‘Displaying your pronouns helps others know how to address you respectfully, even if you feel like your pronouns should be ‘obvious’ to other people’
The University of Florida told The College Fix it does not believe in “policing pronouns” in response to a report that one of its professors was offering extra credit to students who displayed them in their class profile.
Associate Vice President for Communications Steve Orlando provided the comments in response to a Fix inquiry about extra credit Professor Autumn McLellan gives students in at least one of her classes.
“Academic credit is to be awarded for academic work, and policing pronouns doesn’t cut it,” Orlando told The Fix via email on Friday. “The administration has made this clear.”
The sociology professor gave students until next Friday, Jan. 19 to update their profile on Canvas, a class software used by the university.
“Guessing or assuming a person’s pronouns can lead to uncomfortable and unwelcoming environments,” the sociology professor (pictured) told students in the online assignment, as first reported by Young America’s Foundation. “Displaying your pronouns helps others know how to address you respectfully, even if you feel like your pronouns should be ‘obvious’ to other people.”
Students are also asked to include a profile picture and update their “notification settings” in order to get the extra credit, which is equal to the value of taking a day off from class.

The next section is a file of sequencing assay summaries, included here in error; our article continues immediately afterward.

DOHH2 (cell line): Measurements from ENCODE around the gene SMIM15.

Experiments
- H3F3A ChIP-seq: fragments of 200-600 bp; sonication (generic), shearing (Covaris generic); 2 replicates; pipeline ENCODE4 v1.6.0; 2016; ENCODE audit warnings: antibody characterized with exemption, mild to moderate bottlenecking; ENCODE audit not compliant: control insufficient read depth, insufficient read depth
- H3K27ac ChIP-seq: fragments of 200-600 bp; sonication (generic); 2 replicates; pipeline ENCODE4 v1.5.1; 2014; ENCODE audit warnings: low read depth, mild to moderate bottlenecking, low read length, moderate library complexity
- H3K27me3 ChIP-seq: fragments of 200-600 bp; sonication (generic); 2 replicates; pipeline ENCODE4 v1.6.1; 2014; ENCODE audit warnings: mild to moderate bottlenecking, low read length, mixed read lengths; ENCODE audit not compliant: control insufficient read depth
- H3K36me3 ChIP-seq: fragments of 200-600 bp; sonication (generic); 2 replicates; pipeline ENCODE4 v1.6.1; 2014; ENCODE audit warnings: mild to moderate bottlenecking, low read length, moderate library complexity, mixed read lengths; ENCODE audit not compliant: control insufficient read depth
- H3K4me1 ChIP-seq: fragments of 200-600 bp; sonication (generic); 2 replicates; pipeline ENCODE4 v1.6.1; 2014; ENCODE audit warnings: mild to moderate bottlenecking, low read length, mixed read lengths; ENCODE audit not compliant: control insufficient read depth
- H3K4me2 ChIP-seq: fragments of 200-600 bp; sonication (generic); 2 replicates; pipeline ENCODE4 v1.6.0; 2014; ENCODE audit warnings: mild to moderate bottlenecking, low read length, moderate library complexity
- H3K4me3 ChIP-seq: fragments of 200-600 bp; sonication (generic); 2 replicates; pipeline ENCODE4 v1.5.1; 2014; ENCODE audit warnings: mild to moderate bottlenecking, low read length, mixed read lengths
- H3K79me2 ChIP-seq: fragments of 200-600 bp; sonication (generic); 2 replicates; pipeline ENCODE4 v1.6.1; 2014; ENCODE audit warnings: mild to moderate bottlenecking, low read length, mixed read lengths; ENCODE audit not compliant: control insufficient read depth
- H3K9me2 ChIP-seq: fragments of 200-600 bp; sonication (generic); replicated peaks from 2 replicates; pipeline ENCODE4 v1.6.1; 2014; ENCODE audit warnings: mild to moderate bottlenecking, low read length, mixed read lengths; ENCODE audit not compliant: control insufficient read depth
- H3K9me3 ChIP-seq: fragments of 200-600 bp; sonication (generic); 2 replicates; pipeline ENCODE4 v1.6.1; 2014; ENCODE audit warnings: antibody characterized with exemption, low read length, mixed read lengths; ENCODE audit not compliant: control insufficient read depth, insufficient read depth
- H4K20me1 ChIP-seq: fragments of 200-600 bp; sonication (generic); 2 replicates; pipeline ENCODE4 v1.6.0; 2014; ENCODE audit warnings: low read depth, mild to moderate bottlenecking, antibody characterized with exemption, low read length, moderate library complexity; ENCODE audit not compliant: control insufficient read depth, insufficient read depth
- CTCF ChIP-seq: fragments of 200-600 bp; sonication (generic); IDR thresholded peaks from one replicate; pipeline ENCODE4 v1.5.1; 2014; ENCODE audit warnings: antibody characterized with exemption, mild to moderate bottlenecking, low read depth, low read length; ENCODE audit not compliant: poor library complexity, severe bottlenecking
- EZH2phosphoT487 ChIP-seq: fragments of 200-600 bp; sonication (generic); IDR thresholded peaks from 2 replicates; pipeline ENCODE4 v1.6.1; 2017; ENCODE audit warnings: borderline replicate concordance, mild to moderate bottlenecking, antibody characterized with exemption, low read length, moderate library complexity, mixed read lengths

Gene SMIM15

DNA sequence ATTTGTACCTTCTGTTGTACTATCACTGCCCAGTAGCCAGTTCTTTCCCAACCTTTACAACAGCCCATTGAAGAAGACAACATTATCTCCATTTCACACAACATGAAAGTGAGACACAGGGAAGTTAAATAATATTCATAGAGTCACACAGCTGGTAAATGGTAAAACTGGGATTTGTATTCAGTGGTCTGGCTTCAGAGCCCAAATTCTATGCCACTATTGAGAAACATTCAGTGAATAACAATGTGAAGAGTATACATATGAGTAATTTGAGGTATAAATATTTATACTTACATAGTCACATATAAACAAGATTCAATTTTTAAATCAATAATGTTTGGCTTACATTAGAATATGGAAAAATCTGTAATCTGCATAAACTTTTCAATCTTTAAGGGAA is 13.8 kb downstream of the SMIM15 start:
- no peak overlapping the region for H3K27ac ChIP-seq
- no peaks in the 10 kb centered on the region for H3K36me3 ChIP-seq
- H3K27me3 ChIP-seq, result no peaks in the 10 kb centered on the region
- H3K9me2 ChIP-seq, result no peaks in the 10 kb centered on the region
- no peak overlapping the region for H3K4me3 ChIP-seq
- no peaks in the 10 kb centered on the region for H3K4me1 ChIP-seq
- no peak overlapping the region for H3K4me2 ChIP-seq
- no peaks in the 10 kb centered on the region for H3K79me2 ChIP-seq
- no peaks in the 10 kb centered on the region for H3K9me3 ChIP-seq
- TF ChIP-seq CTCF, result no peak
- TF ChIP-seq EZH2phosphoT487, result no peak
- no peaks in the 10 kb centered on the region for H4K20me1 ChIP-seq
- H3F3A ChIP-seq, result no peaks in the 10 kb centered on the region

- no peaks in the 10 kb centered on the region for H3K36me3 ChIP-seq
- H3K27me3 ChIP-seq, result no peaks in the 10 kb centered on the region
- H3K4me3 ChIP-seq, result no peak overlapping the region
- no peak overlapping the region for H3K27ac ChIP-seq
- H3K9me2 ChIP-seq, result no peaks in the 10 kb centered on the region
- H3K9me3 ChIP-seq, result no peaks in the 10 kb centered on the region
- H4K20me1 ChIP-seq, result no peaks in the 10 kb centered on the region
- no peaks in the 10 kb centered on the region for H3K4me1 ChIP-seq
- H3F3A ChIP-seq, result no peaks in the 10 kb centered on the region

“Canvas offers more options than you might expect, including none, ‘ze/zir,’ ‘any pronouns,’ ‘use my name,’ and ‘ask me privately,” a photo of the assignment shows.
She did not respond to a College Fix request for comment sent on Thursday. The Fix asked why it was important for students to include their pronouns and how she would respond to a student who declined to offer them.
The university also told The Fix:
This is pretty simple: The University of Florida is not in the business of compelling students to speak and discriminating against those who don’t. We believe in the First Amendment, and we know Florida taxpayers pay our bills so that we can focus on serious academic work — not pushing students to disclose their pronouns. If students want to disclose pronouns, that’s their business. And, if students don’t want to disclose pronouns, that’s their business. It’s our business to treat everyone with respect and focus on our mission to educate.
McLellan’s research interests include “Collective Action/Social Movements,” “Stratification/Inequality,” and “Social Psychology,” according to her university website.
She also has spent time studying and working with pre-teens to learn about sex and race, according to her curriculum vitae.
While at the University of North Carolina at Chapel Hill, where she obtained her doctorate, McLellan taught a class called “Race, Class, and Gender.” The course had a “special focus on early childhood development of gendered and racialized identities, historical and contemporary experiences of working class Black Americans, and Latin American immigration experiences.”
A “service learning” version of the course “matches adults with local adolescents (7-14 years old) and accrue at least 45 contact hours, instructional focus on learning and applying Positive Youth Development (PYD) framework, early childhood development of gendered and racialized identities, and qualitative data collection and analysis techniques,” according to her CV.
IMAGES: University of Florida; Young America’s Foundation